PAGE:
Euro crisis: You are still fumbling in the dark
20 September 2010
Don't believe the talk of recovery, Europe's economic problems are far from over, says 'Dr Doom' Nouriel Roubini, the man who predicted the global meltdown
After a summer of Europeans forgetting their woes and tanning themselves at the beach, the time for a reality check has come. For the fundamental problems of the eurozone remain unresolved. First, a trillion-dollar bailout package in May prevented an immediate default by Greece and a break-up of the eurozone. But now sovereign spreads in the peripheral eurozone countries have returned to the levels seen at the peak of the crisis in May.
Second, a fudged set of financial “stress tests” sought to persuade markets that European banks’ needed only €3.5 billion in fresh capital. But now Anglo-Irish alone may have a capital hole as high as €70 billion, raising serious concerns about the true health of other Irish, Spanish, Greek, and German banks.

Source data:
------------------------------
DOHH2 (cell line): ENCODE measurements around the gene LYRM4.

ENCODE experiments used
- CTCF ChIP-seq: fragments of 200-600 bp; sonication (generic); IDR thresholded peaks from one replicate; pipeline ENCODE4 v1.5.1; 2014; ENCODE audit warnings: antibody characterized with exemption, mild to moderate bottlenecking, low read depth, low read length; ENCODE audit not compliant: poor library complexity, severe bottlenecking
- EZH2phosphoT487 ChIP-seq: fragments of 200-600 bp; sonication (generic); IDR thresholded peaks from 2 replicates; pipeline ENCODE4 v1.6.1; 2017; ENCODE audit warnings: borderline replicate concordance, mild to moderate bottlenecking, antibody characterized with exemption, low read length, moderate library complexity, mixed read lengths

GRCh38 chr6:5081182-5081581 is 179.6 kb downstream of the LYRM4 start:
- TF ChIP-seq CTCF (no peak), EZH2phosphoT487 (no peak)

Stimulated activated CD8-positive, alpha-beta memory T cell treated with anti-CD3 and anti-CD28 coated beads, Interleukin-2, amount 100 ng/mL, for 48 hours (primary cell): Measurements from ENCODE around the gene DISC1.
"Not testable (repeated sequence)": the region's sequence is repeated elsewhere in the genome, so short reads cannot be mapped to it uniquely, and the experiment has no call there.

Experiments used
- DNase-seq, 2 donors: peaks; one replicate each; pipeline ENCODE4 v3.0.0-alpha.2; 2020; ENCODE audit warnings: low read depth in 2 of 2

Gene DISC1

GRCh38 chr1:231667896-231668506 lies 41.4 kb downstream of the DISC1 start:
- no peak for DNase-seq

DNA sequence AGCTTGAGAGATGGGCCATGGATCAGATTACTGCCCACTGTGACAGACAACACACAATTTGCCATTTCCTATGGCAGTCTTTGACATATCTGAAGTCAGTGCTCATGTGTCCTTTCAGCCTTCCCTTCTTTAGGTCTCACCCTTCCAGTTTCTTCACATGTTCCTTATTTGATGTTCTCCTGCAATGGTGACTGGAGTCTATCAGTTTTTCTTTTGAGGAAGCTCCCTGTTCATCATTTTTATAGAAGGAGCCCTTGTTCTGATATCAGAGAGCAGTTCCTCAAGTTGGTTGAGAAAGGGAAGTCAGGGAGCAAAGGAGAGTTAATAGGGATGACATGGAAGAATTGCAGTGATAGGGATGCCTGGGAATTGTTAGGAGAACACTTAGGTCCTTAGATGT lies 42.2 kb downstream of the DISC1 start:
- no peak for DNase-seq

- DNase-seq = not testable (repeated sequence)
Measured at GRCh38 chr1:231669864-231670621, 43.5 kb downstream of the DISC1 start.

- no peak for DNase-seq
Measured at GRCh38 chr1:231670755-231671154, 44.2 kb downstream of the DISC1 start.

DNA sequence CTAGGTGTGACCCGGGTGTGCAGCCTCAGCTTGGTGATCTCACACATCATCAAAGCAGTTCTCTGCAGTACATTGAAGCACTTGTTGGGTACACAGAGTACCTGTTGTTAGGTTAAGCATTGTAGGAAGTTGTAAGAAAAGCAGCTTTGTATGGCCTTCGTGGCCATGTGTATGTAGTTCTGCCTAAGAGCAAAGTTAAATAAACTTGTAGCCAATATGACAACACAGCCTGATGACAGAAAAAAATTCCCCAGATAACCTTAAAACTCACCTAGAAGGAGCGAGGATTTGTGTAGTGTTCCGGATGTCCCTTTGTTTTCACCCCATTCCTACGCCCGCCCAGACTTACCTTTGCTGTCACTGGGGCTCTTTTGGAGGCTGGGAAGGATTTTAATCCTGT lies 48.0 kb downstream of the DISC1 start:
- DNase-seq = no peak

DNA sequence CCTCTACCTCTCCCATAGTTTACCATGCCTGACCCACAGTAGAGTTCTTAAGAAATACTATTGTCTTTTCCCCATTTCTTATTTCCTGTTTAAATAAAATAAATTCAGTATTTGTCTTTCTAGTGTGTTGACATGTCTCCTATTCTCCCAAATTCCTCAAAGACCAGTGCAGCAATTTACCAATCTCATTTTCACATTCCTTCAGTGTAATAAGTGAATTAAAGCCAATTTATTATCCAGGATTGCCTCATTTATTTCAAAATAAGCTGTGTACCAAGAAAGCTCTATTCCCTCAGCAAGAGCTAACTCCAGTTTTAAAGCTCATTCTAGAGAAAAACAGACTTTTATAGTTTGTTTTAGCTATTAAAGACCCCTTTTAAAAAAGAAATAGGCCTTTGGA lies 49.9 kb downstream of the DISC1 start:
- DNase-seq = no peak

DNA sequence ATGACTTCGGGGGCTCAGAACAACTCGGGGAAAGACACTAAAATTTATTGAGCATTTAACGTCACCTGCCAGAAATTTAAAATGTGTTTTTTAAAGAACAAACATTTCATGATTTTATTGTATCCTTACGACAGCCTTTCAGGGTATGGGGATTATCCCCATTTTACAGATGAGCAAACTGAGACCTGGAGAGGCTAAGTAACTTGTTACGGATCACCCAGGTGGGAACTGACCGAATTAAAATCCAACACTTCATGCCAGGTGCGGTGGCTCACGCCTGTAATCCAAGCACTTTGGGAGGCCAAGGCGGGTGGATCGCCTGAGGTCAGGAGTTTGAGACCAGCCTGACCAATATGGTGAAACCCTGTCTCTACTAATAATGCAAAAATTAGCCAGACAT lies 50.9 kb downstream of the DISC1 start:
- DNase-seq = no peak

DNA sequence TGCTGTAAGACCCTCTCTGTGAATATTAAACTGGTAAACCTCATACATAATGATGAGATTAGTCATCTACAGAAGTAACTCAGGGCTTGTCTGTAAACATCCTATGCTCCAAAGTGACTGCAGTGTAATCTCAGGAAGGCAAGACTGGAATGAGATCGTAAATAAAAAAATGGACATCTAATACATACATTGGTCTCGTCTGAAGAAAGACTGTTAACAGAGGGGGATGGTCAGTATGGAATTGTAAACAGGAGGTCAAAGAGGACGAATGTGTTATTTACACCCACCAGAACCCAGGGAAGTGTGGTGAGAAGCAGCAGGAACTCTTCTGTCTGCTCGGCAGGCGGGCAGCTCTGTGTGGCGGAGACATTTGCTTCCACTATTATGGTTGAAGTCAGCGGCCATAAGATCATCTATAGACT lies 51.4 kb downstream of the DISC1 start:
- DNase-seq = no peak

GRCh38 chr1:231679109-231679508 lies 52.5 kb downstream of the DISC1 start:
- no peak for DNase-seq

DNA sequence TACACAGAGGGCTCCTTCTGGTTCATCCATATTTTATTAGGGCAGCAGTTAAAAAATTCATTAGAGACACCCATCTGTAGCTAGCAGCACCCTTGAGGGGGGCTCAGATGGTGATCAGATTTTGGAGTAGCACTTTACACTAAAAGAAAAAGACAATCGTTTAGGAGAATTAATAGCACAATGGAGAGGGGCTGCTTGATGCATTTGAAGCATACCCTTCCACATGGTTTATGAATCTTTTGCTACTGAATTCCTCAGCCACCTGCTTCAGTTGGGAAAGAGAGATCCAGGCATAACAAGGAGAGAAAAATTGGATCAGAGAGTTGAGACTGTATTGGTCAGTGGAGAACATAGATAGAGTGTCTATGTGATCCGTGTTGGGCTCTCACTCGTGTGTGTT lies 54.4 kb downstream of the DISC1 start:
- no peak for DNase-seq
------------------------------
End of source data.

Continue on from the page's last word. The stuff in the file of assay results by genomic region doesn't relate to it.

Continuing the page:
Finally, a temporary acceleration of growth in the eurozone in the second quarter boosted financial markets and the euro, but it is now clear that the improvement was transitory. All of the eurozone’s peripheral countries’ GDP is still either contracting (Spain, Ireland, and Greece) or barely growing (Italy and Portugal).
Even Germany’s temporary success is riddled with caveats. During the 2008-2009 financial crisis, GDP fell much more in Germany – because of its dependence on collapsing global trade – than in the United States. A transitory rebound from such a hard fall is not surprising, and German output remains below pre-crisis levels. Click here to read the rest of the article…